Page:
10 Ways To Cope As A Single Working Parent. Child rearing can be difficult under any circumstances. As a career man or woman without a partner, the stakes are higher. Juggling work and child care can be financially difficult and socially isolating. Find ways to cope below.
1. Put Your Child First
Of course you have to work so you provide for your child. Do not neglect them though. Give him or her your unconditional love and support. Set aside time each day to play, read or simply sit with your child.
2. Create A Routine
Have a working structure. As much as it is not always easy, try not to mix work and home time. Do not bring work home if possible. Your child should know the times and says you won’t be home. This helps your child know what to expect.
3. Find Quality Child Care
If you need regular child care, look for a qualified caregiver who can provide stimulation in a safe environment. Don’t rely on an older child as your only baby sitter. Be careful about asking a new friend or partner to watch your child.
4. Set Limits
Explain house rules and expectations to your child. Work with other caregivers in your child’s life to provide consistent discipline. Consider re-evaluating certain limits, such as your child’s screen time, when he or she shows the ability to accept more responsibility.
5. Believe In Yourself
Whether you’re overwhelmed or panicking, nobody feels 100% confident all the time. So, take a deep breath, count to 10, put on some music or phone a friend, whatever calms you down.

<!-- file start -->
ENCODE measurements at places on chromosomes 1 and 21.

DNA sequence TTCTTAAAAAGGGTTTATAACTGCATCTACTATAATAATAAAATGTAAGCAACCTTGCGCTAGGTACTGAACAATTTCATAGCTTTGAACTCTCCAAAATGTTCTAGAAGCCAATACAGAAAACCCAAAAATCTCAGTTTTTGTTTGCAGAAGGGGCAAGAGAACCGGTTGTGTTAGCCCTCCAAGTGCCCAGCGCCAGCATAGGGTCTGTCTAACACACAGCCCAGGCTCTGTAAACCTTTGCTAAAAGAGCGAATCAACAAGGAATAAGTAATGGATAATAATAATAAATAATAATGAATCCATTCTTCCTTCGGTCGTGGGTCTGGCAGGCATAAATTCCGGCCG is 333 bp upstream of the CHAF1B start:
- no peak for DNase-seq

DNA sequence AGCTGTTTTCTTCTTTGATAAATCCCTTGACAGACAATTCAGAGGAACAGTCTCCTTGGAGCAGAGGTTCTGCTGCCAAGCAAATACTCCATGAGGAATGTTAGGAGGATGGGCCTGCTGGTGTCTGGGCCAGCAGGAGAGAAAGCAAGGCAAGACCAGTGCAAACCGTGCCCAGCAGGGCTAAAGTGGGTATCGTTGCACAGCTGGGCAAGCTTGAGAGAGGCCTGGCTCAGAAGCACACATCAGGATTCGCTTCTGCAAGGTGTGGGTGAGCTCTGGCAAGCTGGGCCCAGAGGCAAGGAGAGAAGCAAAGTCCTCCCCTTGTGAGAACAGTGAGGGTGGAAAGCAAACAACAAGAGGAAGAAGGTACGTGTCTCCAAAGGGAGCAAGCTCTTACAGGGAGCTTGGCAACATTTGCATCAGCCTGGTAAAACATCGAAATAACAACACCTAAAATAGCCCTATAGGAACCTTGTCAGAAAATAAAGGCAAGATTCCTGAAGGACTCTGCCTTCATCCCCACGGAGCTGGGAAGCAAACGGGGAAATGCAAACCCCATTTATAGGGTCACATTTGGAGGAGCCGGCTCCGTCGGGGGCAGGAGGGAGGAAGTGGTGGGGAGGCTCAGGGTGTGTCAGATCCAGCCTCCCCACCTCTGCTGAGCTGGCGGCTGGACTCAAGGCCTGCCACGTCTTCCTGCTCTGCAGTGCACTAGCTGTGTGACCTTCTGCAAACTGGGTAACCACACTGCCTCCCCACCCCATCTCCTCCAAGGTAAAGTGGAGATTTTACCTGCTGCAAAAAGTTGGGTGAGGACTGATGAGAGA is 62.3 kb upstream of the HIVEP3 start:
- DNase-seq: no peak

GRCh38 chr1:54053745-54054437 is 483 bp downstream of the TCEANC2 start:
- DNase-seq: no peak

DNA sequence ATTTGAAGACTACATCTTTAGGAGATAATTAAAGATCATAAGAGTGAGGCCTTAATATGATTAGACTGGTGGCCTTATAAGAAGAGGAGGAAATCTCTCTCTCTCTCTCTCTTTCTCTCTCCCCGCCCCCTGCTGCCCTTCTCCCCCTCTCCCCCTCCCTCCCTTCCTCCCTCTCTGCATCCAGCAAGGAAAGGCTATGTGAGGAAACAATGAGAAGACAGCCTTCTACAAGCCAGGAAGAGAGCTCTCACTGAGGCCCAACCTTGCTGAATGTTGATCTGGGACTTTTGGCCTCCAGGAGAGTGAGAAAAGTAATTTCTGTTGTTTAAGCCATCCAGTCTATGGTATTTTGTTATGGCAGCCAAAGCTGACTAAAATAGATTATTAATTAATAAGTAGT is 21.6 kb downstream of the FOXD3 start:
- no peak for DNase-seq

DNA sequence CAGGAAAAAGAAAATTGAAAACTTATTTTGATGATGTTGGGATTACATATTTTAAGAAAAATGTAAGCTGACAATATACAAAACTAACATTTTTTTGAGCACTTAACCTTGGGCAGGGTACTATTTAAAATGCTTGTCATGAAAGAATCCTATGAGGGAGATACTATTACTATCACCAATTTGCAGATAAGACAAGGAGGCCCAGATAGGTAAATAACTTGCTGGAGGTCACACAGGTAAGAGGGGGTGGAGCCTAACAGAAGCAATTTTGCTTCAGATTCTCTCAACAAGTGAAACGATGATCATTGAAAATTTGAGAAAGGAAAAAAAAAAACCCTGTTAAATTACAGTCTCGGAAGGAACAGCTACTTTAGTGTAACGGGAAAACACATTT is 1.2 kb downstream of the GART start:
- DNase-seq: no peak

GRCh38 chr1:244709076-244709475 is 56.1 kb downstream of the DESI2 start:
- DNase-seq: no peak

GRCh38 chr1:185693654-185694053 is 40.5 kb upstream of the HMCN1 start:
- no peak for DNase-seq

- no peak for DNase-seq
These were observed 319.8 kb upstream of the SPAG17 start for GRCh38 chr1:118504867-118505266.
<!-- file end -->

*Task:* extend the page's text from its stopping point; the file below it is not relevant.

6. Don’t Compare Yourself
There will always be other single parents who seem like they have it all together. Remember that in these kind of situations, most people tend to put a brave face on. Do not compare yourself, just do what you can with what you have.
7. Keep Relationship Issues Separate
Sometimes the pressure can push you to vent. Try and keep anger moments for when you’re not around your child. It’s tough for them to see and chances are you don’t want them to have a negative view of their dad. Seeing that you are not coping can also affect a child.
8. Don’t Feel Guilty
Many parents feel guilty that they don’t spend enough time with their children. Don’t blame yourself to an extend of spoiling your child to make up for being a single parent.
9. Lean On Others
Work out a carpool schedule with other parents. Join a support group for single parents or seek social services. Call on loved ones, friends and neighbors for help. Faith communities can be helpful resources, too.
10. Don’t Neglect Yourself
Include physical activity in your daily routine, eat a healthy diet and get plenty of sleep. Arrange time to do activities you enjoy alone or with friends. Give yourself a “timeout” by arranging for child care at least a few hours a week.